Monday, August 15, 2011

Confession from a melonhead…

  • I must confess that on Wednesday at 4PM, when we release the Cantaloupe Wheat, there won't be any Cantaloupe in it.   We Americans have come to call our Muskmelons, "cantaloupes", so much that it is official accepted to call them "Cantaloupes" and anything with orange melon flesh, for instance "Rockmelons".  (scroll to bottom of blog for a pic of a real European Cantaloupe)These melons (yes, fruit) come from the species of Cucumis Melo.  If you want other little known facts about this melon, read on:


  • The cantaloupes of Europe were originally non-netted and had deep ridges (like the honeydew melon)
  • First cultivated by the Egyptians
  • name comes from the "Gardens of Cantaloupo" near Tivoli, where they were once cultivated
  • Our netted version came from France around 1881 (who also brought us the honeydew 20 years later)
  • not surprisingly the melon is about 90% water (but who is knocking it, is beer)
  • Part of the same species as the Armenian Cucumber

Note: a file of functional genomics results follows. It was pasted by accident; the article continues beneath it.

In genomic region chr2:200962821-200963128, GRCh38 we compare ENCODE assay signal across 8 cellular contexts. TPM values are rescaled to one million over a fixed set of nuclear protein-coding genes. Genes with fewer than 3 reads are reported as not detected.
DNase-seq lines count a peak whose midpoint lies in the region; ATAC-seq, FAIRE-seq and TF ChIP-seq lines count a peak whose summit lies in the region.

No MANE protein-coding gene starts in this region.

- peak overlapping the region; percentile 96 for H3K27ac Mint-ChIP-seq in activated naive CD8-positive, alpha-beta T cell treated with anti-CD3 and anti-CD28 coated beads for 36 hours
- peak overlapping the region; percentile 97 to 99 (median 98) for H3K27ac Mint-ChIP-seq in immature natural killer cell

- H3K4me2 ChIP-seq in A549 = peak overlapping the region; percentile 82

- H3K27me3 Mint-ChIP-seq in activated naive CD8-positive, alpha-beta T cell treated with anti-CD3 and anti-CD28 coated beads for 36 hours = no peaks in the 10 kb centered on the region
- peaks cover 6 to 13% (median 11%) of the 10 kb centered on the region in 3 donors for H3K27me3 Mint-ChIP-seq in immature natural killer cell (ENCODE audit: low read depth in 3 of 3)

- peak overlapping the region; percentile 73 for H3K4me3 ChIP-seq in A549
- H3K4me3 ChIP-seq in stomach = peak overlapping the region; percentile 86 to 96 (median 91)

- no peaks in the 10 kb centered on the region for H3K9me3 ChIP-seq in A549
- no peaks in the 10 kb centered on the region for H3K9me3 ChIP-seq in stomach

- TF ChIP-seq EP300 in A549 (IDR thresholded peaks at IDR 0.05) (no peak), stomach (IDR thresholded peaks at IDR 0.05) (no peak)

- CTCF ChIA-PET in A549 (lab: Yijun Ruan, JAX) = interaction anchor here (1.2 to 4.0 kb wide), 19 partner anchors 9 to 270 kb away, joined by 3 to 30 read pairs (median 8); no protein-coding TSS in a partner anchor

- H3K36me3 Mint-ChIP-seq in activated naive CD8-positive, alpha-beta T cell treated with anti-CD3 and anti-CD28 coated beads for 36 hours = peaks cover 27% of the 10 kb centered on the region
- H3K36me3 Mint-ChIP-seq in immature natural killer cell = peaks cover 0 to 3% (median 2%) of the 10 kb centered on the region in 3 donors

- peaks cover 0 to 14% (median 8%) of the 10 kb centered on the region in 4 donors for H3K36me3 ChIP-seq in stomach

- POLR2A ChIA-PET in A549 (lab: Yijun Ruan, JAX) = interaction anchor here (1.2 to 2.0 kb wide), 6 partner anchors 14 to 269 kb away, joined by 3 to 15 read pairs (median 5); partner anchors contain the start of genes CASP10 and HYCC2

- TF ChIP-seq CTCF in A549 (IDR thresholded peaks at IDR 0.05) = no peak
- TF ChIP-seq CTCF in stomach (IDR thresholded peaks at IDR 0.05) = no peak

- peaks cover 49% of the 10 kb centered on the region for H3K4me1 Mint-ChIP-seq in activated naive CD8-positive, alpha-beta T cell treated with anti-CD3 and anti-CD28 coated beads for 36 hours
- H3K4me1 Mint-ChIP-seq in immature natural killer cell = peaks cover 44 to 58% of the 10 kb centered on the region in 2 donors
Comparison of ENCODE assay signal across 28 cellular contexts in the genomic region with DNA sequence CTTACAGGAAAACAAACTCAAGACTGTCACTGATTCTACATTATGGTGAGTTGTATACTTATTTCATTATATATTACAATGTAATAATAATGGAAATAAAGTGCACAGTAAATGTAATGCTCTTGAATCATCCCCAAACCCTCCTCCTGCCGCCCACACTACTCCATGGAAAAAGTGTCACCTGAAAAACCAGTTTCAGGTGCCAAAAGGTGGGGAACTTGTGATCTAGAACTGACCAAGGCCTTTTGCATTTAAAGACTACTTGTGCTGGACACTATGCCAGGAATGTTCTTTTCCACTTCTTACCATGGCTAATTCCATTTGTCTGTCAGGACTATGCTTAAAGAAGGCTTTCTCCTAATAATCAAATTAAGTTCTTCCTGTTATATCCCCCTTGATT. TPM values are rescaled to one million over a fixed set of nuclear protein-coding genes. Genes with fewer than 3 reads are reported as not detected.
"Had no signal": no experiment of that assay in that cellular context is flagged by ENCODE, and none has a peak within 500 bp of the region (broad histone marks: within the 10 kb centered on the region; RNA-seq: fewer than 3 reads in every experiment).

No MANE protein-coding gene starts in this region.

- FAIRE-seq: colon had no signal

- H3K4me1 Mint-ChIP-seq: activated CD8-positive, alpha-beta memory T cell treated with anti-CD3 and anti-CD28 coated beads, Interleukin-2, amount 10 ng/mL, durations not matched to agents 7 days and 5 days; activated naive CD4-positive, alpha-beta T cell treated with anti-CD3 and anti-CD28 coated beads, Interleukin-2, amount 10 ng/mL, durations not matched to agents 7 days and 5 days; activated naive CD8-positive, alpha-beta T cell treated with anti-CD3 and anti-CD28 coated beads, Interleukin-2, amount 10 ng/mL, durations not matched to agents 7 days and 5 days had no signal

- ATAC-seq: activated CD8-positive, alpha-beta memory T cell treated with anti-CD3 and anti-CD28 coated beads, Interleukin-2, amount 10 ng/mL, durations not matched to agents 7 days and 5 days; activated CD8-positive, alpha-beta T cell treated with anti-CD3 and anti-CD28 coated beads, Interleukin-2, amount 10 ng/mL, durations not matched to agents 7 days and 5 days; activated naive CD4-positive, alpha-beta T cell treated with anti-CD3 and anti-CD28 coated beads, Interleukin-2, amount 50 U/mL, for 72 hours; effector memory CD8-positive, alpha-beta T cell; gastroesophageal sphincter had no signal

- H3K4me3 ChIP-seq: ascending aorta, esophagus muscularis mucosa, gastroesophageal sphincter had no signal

• high in potassium, vitamin A and folate
  • so rare in Japan that they can pay between $30-$70 US dollars for them
  • Europeans are known to refer to them as "pepo"
  • first brought to the New World on Columbus' 2nd journey
  • Cantaloupe Island" - Herbie Hancock on Blue Note in 1964
  • smashing

There are also many uses for muskmelons (aka Cantaloupes):

  • eaten as just fruit
  • eaten as a dried fruit
  • put on skewers with other fruit
  • used in desserts like pie
  • liquors
  • Stews
  • jams
  • salsa
  • soup
  • salads
  • used for it's oil (from the seeds actually)
  • pureed and used in drinks or milkshakes
  • as an antipasta (pieces are wrapped in prosciutto)

Growing up I always remember having the mixed fruit bowls of sliced fruit including watermelon, strawberries, blueberries, grapes, and cantaloupe.  I find that it also tastes great on the rind with a little salt to bring out the sweetness.  What other uses for cantaloupe have you and your family used?

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